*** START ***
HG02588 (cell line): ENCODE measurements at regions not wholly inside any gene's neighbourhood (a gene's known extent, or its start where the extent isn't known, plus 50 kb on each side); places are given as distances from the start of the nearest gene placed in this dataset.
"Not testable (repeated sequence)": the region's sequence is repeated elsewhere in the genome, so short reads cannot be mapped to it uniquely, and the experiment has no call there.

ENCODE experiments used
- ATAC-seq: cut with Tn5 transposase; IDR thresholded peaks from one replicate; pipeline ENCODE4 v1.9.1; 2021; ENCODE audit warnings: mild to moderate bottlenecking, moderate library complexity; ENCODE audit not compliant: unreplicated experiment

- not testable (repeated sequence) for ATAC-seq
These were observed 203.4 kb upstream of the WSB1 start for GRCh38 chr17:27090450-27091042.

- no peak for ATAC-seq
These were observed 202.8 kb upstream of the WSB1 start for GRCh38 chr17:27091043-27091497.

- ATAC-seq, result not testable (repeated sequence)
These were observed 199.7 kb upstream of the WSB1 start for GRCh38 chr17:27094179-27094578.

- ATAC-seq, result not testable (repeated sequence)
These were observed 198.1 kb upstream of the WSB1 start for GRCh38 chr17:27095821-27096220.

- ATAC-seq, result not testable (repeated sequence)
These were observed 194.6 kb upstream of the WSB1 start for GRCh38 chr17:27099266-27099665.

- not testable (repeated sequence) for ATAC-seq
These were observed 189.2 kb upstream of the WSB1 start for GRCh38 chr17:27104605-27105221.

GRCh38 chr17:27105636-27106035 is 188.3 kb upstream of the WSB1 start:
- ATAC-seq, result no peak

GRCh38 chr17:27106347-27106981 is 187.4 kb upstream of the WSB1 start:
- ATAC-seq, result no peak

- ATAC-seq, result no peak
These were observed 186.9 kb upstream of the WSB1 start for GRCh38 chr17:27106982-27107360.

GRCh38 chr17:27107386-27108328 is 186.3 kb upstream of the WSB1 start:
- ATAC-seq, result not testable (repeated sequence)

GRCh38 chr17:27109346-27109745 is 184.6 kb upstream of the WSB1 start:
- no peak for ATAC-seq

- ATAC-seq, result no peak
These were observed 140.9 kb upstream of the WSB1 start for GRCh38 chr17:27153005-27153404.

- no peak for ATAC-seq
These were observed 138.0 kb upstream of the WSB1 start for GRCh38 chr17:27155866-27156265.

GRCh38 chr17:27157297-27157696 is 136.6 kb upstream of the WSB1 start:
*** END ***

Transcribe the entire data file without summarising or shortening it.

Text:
HG02588 (cell line): ENCODE measurements at regions not wholly inside any gene's neighbourhood (a gene's known extent, or its start where the extent isn't known, plus 50 kb on each side); places are given as distances from the start of the nearest gene placed in this dataset.
"Not testable (repeated sequence)": the region's sequence is repeated elsewhere in the genome, so short reads cannot be mapped to it uniquely, and the experiment has no call there.

ENCODE experiments used
- ATAC-seq: cut with Tn5 transposase; IDR thresholded peaks from one replicate; pipeline ENCODE4 v1.9.1; 2021; ENCODE audit warnings: mild to moderate bottlenecking, moderate library complexity; ENCODE audit not compliant: unreplicated experiment

- not testable (repeated sequence) for ATAC-seq
These were observed 203.4 kb upstream of the WSB1 start for GRCh38 chr17:27090450-27091042.

- no peak for ATAC-seq
These were observed 202.8 kb upstream of the WSB1 start for GRCh38 chr17:27091043-27091497.

- ATAC-seq, result not testable (repeated sequence)
These were observed 199.7 kb upstream of the WSB1 start for GRCh38 chr17:27094179-27094578.

- ATAC-seq, result not testable (repeated sequence)
These were observed 198.1 kb upstream of the WSB1 start for GRCh38 chr17:27095821-27096220.

- ATAC-seq, result not testable (repeated sequence)
These were observed 194.6 kb upstream of the WSB1 start for GRCh38 chr17:27099266-27099665.

- not testable (repeated sequence) for ATAC-seq
These were observed 189.2 kb upstream of the WSB1 start for GRCh38 chr17:27104605-27105221.

GRCh38 chr17:27105636-27106035 is 188.3 kb upstream of the WSB1 start:
- ATAC-seq, result no peak

GRCh38 chr17:27106347-27106981 is 187.4 kb upstream of the WSB1 start:
- ATAC-seq, result no peak

- ATAC-seq, result no peak
These were observed 186.9 kb upstream of the WSB1 start for GRCh38 chr17:27106982-27107360.

GRCh38 chr17:27107386-27108328 is 186.3 kb upstream of the WSB1 start:
- ATAC-seq, result not testable (repeated sequence)

GRCh38 chr17:27109346-27109745 is 184.6 kb upstream of the WSB1 start:
- no peak for ATAC-seq

- ATAC-seq, result no peak
These were observed 140.9 kb upstream of the WSB1 start for GRCh38 chr17:27153005-27153404.

- no peak for ATAC-seq
These were observed 138.0 kb upstream of the WSB1 start for GRCh38 chr17:27155866-27156265.

GRCh38 chr17:27157297-27157696 is 136.6 kb upstream of the WSB1 start: